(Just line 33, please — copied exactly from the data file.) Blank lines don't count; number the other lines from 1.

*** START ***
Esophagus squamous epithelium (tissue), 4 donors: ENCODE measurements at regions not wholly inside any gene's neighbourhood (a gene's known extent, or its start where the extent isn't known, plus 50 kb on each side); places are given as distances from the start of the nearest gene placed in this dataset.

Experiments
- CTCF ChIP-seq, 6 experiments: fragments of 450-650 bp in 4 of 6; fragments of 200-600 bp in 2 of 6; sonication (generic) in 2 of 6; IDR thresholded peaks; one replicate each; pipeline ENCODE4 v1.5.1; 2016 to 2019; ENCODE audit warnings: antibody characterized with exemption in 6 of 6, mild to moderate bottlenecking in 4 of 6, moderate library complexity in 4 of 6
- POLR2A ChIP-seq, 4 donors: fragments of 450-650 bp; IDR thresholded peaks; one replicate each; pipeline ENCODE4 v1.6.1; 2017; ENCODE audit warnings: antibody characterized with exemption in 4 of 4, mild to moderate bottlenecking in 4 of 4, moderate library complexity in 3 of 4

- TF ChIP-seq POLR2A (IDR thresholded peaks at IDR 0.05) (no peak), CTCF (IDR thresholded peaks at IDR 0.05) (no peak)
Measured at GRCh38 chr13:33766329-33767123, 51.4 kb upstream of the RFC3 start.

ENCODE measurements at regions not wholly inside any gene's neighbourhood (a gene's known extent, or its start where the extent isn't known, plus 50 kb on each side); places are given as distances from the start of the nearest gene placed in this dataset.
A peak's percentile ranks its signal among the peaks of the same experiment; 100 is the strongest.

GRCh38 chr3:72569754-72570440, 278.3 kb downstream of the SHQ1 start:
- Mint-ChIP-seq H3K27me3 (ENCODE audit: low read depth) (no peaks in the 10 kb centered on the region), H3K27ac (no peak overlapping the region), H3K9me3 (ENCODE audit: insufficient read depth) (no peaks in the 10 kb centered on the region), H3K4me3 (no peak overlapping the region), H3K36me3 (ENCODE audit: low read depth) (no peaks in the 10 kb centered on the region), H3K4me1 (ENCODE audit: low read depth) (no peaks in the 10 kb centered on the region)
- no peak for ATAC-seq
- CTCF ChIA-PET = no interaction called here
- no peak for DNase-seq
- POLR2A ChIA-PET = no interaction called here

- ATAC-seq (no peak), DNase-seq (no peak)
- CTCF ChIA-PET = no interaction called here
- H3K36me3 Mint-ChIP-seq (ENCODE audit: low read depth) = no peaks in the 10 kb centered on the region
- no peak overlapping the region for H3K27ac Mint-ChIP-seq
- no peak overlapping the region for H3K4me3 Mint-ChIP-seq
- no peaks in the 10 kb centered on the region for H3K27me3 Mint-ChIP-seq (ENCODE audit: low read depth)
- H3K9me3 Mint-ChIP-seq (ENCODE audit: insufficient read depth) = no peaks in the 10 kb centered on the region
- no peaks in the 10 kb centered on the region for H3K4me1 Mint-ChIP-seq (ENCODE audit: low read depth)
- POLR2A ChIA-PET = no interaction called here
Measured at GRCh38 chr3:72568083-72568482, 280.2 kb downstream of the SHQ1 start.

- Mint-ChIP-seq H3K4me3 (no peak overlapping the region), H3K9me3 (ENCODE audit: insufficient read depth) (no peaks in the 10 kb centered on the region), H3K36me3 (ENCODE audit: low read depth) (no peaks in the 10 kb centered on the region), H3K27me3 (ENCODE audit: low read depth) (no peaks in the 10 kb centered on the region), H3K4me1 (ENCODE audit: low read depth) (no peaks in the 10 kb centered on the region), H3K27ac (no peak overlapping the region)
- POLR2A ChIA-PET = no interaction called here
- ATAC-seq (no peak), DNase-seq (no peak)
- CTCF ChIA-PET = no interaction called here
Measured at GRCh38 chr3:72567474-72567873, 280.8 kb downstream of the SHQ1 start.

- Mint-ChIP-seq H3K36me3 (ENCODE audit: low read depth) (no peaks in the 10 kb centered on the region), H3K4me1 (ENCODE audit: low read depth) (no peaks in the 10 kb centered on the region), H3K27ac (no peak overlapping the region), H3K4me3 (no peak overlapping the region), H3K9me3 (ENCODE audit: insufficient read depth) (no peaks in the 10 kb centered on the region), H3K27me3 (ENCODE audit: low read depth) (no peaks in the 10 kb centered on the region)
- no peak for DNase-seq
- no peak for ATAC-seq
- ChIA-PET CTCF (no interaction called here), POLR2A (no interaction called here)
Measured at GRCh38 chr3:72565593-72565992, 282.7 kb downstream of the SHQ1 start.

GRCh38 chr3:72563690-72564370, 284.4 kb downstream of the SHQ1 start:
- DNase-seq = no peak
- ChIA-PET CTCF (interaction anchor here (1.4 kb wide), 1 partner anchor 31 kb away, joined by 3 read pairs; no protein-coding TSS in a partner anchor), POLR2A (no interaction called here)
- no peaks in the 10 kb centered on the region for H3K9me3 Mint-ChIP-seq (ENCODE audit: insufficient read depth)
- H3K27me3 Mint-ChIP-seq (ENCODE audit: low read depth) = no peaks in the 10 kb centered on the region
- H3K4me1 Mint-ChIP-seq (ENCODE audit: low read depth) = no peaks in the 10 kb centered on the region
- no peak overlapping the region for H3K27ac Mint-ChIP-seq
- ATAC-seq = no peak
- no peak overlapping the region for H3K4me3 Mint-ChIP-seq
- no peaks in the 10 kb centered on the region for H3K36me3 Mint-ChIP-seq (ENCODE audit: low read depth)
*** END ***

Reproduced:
- ChIA-PET CTCF (no interaction called here), POLR2A (no interaction called here)